The process starts by forecasting a baseline scenario and multiple alternatives. Most commonly, the baseline represents reactive management: replace equipment when it burns out. The financial implications of the baseline are compared to scenarios for proactive management: replacing equipment when it is advantageous in the context of the owner’s investment objectives.  

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For questions, comments, and more info on the SDA, contact existingbuildings@sfgov.org.

How it Works

Data requirements and engineering analysis for SDA are derived from ASHRAE 211 (2018) normative forms, but the approach is more consistent with fundamental real estate industry practices, processes, and standards.

The analytic method of comparing a reactive baseline to proactive management scenarios combines concepts from the Property Condition Assessment (PCA) with the ASHRAE Level 2 audit process. PCA is a forward-looking assessment that includes estimated timelines for future costs, such as equipment repair and replacement – but a PCA commonly stops there, seeking only to set expectations for future costs.

SDA picks up where a PCA leaves off.  The engineer preparing an SDA uses the “fix it when it breaks” baseline as a platform to propose more effective paths forward – from a reactive baseline to proactive – strategic – scenarios for decarbonization.


From the engineer’s perspective, data collection for SDA is similar to an ASHRAE Level 2 audit. The engineer performs an equipment inventory as in the ASHRAE 211-2018 normative forms, cataloging at least 80 percent of the building’s HVAC and water heating energy use. This equipment inventory allows for the estimation of remaining useful life and generation of a timeline for replacement of major equipment.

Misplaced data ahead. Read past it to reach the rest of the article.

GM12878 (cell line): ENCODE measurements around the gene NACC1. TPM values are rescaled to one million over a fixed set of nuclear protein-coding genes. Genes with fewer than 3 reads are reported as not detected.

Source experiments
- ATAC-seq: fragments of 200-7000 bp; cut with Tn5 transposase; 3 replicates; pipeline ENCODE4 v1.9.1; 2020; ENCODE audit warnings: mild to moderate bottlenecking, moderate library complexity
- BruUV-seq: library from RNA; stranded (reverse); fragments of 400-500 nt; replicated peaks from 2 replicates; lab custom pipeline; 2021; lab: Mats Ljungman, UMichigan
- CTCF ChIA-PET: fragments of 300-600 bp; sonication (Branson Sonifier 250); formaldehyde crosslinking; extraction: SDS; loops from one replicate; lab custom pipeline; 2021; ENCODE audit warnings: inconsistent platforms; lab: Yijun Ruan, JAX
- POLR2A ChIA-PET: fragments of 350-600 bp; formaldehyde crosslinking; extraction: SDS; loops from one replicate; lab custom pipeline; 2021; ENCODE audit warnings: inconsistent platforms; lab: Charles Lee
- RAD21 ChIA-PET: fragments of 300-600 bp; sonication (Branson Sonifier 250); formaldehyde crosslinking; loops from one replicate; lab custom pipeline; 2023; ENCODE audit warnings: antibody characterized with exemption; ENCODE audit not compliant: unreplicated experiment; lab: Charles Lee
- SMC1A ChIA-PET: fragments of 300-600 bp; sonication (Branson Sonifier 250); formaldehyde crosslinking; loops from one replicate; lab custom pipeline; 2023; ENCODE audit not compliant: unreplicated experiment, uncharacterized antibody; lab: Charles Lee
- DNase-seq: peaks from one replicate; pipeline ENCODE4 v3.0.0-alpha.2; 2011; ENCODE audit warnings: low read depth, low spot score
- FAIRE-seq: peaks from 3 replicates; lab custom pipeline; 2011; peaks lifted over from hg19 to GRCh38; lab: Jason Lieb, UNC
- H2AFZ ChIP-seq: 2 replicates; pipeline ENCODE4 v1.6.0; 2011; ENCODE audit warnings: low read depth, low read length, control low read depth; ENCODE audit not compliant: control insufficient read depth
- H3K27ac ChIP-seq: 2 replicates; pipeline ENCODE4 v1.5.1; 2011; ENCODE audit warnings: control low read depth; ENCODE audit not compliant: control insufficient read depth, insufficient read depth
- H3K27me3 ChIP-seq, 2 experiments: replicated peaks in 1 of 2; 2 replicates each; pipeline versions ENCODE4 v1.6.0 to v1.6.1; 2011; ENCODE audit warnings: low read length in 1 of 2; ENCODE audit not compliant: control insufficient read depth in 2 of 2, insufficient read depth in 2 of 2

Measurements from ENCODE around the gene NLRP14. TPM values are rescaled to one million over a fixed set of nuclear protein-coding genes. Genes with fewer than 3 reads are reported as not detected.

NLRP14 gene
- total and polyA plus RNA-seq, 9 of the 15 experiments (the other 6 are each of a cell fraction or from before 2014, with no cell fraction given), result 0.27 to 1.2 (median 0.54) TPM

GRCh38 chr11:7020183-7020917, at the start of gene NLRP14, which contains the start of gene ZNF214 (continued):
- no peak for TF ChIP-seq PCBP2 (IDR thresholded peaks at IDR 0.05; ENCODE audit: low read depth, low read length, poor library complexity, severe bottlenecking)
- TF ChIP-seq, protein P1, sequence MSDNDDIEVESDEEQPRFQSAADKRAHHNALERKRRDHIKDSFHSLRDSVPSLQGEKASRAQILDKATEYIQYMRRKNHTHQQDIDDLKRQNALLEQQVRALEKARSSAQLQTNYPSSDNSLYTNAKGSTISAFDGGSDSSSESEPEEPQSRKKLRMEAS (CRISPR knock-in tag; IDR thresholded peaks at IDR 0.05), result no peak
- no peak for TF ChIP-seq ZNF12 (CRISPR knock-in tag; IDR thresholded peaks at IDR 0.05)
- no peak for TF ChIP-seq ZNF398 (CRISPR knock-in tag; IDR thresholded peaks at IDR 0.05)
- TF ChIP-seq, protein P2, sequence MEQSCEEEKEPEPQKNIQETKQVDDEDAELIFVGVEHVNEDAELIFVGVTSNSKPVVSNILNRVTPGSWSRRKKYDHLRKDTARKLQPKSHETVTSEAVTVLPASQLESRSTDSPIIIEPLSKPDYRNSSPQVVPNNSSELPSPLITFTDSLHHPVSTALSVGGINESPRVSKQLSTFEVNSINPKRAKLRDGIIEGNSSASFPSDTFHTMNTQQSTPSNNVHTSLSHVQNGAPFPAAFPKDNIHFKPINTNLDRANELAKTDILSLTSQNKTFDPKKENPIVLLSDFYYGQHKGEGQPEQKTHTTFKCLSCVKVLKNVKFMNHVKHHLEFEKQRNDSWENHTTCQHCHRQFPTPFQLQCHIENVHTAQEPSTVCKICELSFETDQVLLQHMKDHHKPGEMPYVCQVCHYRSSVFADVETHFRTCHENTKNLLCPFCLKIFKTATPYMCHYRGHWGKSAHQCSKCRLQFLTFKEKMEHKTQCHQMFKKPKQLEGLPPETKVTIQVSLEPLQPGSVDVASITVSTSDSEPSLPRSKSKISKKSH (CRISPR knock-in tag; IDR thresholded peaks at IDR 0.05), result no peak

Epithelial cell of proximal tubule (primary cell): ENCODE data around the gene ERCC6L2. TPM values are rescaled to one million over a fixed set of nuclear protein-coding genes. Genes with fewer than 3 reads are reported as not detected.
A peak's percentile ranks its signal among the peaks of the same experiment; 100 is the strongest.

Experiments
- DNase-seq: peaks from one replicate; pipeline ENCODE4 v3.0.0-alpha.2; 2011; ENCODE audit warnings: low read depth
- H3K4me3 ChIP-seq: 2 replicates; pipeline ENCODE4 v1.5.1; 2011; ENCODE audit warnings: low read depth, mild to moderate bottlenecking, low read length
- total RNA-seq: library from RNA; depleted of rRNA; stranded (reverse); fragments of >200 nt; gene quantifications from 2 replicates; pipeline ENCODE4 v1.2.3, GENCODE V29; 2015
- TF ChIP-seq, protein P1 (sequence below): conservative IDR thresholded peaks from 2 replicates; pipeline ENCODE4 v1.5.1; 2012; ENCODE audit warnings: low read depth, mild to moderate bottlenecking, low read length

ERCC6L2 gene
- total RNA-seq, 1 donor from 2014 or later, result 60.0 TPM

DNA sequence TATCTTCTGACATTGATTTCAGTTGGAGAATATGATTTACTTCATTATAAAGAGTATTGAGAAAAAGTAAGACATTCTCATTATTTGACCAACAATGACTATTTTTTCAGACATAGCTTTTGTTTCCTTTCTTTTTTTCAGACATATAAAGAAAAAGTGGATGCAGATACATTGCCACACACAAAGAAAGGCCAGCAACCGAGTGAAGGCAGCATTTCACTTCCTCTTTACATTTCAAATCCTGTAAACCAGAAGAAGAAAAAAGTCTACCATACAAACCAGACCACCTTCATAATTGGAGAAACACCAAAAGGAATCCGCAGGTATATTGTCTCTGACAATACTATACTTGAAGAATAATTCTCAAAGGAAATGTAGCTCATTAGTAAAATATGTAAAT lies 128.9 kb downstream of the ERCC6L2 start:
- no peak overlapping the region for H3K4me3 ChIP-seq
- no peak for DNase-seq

The SDA calculator helps the engineer generate a baseline financial operating statement over the owner’s defined holding period, including expected equipment repair and replacement. The financial analysis incorporates operational information about the building (such as expected rent and operating expenses). The SDA calculator provides reasonable default operational characteristics for San Francisco; these values can optionally be revised if the owner desires. However, the value of SDA is the comparison of scenarios where real estate fundamentals are held constant. Strategic assessment based on reasonable (default) operational information is sufficient to illuminate the impact of a scenario compared to the reactive baseline.   

The engineer creates proactive scenarios of energy conservation measures (ECMs) that represent a better path forward than the reactive baseline. Proposed costs and benefits for each scenario are analyzed and presented in terms of annual net operating income and net present value over the owner’s holding period for the building compared to the baseline reactive scenario.

Communication is essential to this process: to develop an effective strategy for a building, the engineer must present preliminary findings to ownership, get feedback, and incorporate that feedback into the assessment. Decarbonization of large buildings as a “one and done” project will be exceptional – likely limited to new construction and rehabilitation during asset repositioning. The discussion itself holds much of the value; the process of developing and refining options is essential to strategic decarbonization.  

Today the SDA calculator is a spreadsheet template. Since the data requirements are derived from ASHRAE 211, the inputs are also substantially consistent with compatible tools, including US DOE’s Audit Template. An online version of the process utilizing BuildingSync XML and ideally DOE Audit Template is expected in the future.

Credits: The SDA tool was developed and refined by Arup and Ember Strategies. The SDA concept was developed through the implementation of Ember Strategies’ Empowerment Method with support from the Energy Foundation.